But she had to figure out a way to keep her stomach from grumbling during classes. She tried clicking on her pencil or drawing, but it wasn’t enough.

“So I'm like, ‘Okay, let's pinch my stomach, see how that goes,’” said Mai. And then it kind of made me focus on the pain. Which I thought was more helpful because I feel like, naturally, our bodies pay attention to pain more than hunger.”

Mai didn’t apply for food stamps because she didn’t know that was an option for college students. But she was able to receive food assistance funds through OSU’s Human Services and Resource Center — the department where the basic needs navigator works. 

“Back in my freshman year, I feel like I was focusing on just surviving,” said Mai. “Now that I'm getting more food, I don't have to worry about where my food is coming from. I feel like I'm getting food that makes me feel better. So I feel more confident — so much energy in my classes.”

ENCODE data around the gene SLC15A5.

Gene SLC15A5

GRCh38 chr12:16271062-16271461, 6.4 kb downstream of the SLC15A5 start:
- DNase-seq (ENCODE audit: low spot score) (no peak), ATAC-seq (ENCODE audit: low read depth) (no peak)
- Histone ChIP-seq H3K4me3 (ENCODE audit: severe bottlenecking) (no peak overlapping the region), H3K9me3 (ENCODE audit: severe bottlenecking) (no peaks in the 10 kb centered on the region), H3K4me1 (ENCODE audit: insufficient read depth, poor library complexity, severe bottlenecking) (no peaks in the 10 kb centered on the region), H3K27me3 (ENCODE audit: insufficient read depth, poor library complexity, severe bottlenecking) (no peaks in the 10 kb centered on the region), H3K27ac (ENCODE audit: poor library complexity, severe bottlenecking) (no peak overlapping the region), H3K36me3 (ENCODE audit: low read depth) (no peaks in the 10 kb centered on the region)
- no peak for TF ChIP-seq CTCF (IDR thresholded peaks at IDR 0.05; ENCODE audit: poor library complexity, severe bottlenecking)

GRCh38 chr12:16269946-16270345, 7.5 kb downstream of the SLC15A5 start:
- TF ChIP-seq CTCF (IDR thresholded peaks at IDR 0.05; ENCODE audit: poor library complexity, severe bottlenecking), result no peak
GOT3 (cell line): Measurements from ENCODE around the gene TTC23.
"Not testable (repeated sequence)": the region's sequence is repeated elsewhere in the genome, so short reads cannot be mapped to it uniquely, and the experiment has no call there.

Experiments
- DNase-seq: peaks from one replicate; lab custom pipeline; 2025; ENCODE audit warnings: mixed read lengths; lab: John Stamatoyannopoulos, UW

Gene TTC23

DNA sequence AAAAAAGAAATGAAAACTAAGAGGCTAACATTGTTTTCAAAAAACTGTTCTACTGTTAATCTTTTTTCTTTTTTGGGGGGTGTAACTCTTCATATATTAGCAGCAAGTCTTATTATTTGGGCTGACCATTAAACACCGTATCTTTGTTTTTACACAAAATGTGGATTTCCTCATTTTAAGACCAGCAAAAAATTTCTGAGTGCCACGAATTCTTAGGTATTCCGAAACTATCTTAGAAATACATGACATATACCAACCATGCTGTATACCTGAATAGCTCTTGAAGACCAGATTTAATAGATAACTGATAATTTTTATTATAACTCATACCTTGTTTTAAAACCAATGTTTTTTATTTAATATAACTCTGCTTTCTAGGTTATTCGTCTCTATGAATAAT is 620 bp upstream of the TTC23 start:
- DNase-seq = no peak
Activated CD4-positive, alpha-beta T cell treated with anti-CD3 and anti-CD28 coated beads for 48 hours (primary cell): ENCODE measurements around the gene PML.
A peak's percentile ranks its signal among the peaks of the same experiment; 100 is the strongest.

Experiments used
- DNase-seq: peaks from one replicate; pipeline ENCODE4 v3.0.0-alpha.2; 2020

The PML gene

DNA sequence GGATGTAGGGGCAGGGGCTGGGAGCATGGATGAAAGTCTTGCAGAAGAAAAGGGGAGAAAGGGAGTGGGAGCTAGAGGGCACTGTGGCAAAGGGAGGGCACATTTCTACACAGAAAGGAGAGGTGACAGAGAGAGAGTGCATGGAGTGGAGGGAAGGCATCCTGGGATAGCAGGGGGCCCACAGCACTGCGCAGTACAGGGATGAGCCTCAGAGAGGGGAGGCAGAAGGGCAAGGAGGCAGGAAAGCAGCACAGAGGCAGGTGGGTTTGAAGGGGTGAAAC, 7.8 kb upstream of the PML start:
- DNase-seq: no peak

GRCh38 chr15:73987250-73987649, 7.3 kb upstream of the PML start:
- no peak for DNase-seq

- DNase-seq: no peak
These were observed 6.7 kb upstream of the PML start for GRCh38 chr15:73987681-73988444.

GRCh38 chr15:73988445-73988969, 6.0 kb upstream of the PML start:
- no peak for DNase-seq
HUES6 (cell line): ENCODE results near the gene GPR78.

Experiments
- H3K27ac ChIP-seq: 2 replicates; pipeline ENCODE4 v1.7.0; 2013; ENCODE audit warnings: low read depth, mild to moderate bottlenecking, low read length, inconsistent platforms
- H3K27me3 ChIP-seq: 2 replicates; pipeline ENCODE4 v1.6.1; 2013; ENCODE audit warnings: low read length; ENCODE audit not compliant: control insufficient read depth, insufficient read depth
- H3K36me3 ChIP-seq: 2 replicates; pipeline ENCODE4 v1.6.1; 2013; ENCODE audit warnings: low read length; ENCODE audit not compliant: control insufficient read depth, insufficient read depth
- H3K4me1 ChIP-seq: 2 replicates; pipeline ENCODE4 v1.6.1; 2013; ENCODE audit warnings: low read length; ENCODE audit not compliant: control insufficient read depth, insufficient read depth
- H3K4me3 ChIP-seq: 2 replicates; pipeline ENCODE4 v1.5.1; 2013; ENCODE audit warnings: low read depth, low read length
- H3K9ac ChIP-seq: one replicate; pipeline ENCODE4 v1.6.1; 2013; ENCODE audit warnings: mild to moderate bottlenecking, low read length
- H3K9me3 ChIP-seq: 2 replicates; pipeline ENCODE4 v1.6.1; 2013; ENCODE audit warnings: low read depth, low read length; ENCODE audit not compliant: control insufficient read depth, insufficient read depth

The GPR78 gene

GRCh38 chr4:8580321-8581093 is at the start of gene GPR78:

Mai lost 10 pounds when she was starving herself — dropping her weight to about 80 pounds. But now that she’s been consistently eating healthy meals, she’s started to gain some of the weight back. 



Credit Melorie Begay / KLCC News
Theresa Mai drains pasta in her kitchen in Corvallis, Oregon.

In 2019, 63% of surveyed Oregon community college students experienced some kind of basic needs insecurities. 

And that number, which doesn’t include students at universities, has most likely increased during the pandemic and after last year’s devastating wildfires. But students and advocates are hoping more conversations about basic needs insecurities could not only lead to more resources, but also take away the social stigma. 

This project was made possible by a grant from the Education Writers Association.

Elizabeth Gabriel is a former KLCC Public Radio Foundation Journalism Fellow. She is an education reporter at WFYI in Indianapolis.